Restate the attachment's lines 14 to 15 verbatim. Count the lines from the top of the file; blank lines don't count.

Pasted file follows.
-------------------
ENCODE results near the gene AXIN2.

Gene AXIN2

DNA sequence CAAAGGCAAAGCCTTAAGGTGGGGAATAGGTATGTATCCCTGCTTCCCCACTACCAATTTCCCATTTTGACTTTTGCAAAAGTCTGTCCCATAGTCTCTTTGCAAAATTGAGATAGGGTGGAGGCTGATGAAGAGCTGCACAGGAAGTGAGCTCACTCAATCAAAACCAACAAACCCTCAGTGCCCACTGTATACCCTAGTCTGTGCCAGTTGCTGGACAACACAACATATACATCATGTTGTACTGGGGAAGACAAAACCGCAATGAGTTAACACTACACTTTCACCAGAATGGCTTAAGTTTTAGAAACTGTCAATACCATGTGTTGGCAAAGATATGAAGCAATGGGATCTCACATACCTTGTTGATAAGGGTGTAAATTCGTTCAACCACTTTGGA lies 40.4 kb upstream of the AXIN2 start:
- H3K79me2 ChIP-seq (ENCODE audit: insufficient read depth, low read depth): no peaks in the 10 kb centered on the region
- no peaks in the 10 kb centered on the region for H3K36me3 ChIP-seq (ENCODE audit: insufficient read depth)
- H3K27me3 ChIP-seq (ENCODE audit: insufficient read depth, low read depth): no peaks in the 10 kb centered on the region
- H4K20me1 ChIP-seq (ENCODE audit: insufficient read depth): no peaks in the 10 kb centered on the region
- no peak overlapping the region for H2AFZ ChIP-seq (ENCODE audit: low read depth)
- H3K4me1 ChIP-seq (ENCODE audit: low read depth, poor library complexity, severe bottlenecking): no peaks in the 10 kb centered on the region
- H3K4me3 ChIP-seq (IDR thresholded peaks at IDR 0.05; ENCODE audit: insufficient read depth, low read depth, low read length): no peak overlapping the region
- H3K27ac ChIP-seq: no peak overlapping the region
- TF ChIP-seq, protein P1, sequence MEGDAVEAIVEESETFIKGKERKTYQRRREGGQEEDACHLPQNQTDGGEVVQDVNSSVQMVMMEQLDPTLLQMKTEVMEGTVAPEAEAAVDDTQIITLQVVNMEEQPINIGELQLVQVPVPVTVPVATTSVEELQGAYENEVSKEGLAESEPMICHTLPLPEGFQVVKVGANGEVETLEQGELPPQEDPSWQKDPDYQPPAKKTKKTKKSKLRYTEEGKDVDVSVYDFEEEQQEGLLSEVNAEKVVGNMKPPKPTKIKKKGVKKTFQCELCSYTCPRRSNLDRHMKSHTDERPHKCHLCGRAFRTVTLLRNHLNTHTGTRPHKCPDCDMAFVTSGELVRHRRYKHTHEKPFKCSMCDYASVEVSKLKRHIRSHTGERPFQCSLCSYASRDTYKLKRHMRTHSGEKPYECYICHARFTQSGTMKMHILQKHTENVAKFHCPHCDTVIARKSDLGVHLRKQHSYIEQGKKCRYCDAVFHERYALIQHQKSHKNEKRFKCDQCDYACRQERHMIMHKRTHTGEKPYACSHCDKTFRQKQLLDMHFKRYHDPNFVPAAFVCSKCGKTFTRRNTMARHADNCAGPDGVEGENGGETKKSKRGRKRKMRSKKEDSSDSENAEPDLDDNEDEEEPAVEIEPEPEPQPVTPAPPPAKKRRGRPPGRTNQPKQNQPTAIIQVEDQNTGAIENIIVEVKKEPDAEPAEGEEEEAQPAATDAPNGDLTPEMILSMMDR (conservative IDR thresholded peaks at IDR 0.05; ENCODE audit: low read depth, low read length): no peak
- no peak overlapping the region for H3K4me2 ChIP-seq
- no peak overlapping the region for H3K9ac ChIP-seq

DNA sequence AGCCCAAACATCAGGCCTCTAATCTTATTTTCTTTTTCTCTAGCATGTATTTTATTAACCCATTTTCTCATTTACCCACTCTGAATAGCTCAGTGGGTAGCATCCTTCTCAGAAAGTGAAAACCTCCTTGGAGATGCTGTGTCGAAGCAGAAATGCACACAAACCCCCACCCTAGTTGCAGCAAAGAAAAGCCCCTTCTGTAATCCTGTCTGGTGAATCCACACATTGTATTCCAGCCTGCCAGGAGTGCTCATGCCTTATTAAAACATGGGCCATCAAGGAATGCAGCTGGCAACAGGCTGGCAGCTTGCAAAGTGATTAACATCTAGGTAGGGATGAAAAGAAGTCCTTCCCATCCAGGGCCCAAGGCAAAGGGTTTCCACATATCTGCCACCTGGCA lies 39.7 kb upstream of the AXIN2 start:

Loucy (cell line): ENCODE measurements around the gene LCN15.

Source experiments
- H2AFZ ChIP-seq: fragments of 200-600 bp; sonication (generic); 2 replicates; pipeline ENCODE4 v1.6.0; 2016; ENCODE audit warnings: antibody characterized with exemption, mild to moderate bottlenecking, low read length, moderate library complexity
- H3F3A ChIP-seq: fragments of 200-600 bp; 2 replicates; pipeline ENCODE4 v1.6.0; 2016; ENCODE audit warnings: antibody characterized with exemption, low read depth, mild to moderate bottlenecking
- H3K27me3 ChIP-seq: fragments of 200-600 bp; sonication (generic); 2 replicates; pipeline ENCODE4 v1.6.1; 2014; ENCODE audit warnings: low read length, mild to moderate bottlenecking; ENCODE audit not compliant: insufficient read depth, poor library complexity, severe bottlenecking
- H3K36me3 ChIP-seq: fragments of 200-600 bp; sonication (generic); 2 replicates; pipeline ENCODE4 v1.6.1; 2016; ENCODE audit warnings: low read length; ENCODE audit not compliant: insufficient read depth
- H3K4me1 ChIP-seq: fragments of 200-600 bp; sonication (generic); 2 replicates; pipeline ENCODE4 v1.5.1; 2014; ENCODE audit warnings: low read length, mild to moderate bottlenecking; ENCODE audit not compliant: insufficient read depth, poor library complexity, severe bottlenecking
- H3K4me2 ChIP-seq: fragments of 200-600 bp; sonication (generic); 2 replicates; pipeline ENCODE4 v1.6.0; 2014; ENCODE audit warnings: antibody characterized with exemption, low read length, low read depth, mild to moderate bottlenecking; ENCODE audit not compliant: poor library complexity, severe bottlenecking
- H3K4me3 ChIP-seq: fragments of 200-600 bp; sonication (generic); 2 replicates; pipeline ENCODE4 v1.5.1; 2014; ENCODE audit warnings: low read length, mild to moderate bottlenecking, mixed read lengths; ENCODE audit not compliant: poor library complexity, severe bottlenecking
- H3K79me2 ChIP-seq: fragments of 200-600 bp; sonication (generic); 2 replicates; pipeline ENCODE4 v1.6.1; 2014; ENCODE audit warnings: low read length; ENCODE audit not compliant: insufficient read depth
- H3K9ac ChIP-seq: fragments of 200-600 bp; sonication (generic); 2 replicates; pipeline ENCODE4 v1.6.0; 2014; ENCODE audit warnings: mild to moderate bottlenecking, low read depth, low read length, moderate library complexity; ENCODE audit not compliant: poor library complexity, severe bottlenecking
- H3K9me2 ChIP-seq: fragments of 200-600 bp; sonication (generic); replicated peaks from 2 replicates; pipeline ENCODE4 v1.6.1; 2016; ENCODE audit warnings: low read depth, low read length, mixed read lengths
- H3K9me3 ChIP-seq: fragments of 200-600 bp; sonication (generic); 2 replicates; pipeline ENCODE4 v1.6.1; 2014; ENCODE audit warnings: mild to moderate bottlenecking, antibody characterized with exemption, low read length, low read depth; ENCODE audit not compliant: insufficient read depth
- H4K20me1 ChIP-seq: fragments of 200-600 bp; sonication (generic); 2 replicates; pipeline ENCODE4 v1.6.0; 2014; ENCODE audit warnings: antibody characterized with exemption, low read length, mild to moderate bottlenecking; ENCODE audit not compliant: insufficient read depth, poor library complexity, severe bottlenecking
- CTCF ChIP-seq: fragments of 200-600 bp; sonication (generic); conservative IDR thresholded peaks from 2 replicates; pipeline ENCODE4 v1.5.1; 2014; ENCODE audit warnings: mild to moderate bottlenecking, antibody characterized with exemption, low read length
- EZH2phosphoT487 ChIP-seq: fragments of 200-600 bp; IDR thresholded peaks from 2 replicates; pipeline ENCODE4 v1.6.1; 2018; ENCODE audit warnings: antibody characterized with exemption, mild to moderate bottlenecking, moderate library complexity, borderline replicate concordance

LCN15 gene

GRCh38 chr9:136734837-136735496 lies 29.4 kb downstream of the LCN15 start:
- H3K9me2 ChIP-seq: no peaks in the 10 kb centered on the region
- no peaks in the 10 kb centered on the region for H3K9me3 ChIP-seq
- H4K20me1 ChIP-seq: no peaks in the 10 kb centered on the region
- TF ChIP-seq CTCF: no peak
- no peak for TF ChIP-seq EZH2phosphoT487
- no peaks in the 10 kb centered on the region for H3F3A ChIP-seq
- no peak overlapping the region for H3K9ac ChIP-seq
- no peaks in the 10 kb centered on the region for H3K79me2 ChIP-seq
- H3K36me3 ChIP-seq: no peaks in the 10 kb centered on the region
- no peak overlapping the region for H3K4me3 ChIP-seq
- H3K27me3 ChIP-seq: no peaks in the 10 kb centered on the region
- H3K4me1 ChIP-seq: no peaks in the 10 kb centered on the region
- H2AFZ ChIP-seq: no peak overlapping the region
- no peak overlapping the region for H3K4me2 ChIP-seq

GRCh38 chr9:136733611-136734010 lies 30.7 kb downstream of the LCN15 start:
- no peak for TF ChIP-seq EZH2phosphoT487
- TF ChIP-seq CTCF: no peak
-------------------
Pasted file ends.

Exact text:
- no peak overlapping the region for H3K9ac ChIP-seq

DNA sequence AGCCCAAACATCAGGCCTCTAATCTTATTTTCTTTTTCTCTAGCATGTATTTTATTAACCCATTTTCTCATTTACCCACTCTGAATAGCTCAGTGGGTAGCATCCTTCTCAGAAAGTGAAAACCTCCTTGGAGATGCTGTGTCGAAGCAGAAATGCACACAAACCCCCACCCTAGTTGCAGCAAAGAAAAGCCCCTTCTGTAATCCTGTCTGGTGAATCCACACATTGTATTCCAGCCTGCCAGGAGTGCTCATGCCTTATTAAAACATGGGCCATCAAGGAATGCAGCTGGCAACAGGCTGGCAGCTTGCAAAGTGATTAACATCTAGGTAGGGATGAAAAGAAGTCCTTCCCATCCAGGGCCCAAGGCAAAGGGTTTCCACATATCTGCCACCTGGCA lies 39.7 kb upstream of the AXIN2 start: